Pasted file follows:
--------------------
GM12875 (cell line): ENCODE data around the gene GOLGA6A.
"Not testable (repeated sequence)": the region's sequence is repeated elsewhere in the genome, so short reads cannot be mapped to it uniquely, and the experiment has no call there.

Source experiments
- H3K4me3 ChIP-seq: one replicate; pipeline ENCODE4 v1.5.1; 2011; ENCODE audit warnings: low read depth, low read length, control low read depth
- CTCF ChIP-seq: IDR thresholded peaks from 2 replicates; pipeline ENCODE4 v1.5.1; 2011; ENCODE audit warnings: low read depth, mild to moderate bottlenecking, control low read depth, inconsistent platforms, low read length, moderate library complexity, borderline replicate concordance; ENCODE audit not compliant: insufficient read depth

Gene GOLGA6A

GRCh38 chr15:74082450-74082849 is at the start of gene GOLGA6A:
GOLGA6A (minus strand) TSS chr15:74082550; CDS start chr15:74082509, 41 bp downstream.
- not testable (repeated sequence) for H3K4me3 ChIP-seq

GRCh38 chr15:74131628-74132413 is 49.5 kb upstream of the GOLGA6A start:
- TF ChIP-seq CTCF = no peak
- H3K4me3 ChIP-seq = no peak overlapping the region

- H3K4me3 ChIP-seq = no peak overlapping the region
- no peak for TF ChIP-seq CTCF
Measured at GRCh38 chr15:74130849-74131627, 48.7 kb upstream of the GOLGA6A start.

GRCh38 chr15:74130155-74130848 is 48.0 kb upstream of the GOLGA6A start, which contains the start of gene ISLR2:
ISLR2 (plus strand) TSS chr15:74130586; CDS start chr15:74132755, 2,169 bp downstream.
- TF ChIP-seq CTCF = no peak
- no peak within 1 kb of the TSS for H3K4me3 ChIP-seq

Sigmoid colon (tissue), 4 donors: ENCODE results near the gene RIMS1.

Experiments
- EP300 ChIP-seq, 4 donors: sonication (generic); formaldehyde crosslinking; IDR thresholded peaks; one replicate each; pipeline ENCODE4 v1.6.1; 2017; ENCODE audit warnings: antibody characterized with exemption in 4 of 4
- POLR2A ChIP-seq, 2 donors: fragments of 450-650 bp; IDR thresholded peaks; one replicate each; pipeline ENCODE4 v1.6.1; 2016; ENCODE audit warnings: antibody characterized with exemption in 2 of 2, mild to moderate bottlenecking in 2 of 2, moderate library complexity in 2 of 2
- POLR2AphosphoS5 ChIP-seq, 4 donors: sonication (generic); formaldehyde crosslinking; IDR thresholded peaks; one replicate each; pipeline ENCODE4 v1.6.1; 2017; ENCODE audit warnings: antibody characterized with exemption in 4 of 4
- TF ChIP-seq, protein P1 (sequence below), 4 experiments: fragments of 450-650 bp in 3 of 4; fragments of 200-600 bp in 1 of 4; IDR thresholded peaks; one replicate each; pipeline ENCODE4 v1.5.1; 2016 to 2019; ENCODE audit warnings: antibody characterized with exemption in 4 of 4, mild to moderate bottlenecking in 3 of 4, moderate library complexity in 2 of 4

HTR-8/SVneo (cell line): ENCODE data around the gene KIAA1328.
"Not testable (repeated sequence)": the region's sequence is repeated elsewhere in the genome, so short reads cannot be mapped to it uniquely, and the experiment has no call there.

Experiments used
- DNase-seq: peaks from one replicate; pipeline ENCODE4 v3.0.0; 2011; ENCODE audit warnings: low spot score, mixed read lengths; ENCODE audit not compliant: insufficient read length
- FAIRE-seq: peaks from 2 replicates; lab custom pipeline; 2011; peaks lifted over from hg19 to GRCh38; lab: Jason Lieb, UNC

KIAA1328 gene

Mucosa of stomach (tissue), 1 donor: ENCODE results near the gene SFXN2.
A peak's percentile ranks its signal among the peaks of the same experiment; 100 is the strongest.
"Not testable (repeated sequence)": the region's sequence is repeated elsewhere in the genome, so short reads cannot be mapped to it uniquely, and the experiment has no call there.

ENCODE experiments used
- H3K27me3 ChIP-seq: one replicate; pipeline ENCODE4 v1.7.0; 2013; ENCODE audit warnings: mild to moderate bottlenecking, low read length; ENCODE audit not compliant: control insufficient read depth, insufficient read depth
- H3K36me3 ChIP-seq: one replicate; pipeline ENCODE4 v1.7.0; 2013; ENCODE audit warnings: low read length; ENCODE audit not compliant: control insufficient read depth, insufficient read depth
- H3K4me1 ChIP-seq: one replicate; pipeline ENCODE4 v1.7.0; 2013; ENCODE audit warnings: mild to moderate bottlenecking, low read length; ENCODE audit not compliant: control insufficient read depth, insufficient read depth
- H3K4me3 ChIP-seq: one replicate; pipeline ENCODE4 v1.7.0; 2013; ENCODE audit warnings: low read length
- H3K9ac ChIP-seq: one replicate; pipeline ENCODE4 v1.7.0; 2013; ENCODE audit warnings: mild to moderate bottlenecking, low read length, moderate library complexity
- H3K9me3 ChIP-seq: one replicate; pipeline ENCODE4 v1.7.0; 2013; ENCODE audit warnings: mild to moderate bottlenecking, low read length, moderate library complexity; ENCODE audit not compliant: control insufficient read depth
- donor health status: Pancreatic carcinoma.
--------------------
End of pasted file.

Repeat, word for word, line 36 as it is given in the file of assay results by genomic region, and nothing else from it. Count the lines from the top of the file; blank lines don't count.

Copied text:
- H3K27me3 ChIP-seq: one replicate; pipeline ENCODE4 v1.7.0; 2013; ENCODE audit warnings: mild to moderate bottlenecking, low read length; ENCODE audit not compliant: control insufficient read depth, insufficient read depth